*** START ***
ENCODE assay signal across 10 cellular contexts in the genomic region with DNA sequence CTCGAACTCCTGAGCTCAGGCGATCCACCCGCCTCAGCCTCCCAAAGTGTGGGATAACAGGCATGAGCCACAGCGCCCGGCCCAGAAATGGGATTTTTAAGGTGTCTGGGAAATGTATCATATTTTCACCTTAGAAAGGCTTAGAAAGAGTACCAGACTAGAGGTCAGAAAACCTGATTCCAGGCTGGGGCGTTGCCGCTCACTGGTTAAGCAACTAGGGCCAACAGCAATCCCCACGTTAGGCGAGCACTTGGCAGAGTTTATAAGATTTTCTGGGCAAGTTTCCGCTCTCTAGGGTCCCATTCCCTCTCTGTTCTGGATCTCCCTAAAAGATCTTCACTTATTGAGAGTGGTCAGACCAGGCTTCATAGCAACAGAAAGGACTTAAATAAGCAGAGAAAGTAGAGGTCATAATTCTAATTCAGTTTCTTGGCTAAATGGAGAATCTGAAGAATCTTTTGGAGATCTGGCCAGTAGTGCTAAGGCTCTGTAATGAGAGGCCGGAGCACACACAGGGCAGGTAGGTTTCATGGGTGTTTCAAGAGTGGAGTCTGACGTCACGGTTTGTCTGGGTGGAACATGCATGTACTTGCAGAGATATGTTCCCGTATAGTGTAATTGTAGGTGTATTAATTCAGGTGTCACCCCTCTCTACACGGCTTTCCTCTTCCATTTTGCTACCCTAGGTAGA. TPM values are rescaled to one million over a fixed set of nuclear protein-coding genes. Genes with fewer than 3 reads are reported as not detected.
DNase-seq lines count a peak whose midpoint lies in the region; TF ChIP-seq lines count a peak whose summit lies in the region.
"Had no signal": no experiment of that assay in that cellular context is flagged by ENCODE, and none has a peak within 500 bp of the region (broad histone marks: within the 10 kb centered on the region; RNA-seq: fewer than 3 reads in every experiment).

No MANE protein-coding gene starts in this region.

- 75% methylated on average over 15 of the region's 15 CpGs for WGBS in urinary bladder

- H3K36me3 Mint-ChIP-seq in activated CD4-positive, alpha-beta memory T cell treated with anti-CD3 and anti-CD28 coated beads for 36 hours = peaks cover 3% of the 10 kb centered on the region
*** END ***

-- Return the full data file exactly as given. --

ENCODE assay signal across 10 cellular contexts in the genomic region with DNA sequence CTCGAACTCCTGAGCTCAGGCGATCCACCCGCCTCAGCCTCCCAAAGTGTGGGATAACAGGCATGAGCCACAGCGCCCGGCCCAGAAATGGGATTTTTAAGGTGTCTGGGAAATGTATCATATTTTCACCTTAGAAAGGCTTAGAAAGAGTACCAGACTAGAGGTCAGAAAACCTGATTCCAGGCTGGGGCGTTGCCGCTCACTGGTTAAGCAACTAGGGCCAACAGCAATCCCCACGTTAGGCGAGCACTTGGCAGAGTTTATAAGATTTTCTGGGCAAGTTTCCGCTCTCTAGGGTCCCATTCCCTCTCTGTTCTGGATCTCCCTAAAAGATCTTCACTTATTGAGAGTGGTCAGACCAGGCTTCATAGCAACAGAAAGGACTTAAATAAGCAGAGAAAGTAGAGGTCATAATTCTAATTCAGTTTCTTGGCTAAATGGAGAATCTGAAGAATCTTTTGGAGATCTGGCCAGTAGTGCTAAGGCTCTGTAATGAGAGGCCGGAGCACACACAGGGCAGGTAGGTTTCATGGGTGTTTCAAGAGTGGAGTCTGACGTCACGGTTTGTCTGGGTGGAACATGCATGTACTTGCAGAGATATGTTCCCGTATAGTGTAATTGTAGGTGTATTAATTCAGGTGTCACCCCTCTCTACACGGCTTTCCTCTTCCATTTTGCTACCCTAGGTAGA. TPM values are rescaled to one million over a fixed set of nuclear protein-coding genes. Genes with fewer than 3 reads are reported as not detected.
DNase-seq lines count a peak whose midpoint lies in the region; TF ChIP-seq lines count a peak whose summit lies in the region.
"Had no signal": no experiment of that assay in that cellular context is flagged by ENCODE, and none has a peak within 500 bp of the region (broad histone marks: within the 10 kb centered on the region; RNA-seq: fewer than 3 reads in every experiment).

No MANE protein-coding gene starts in this region.

- 75% methylated on average over 15 of the region's 15 CpGs for WGBS in urinary bladder

- H3K36me3 Mint-ChIP-seq in activated CD4-positive, alpha-beta memory T cell treated with anti-CD3 and anti-CD28 coated beads for 36 hours = peaks cover 3% of the 10 kb centered on the region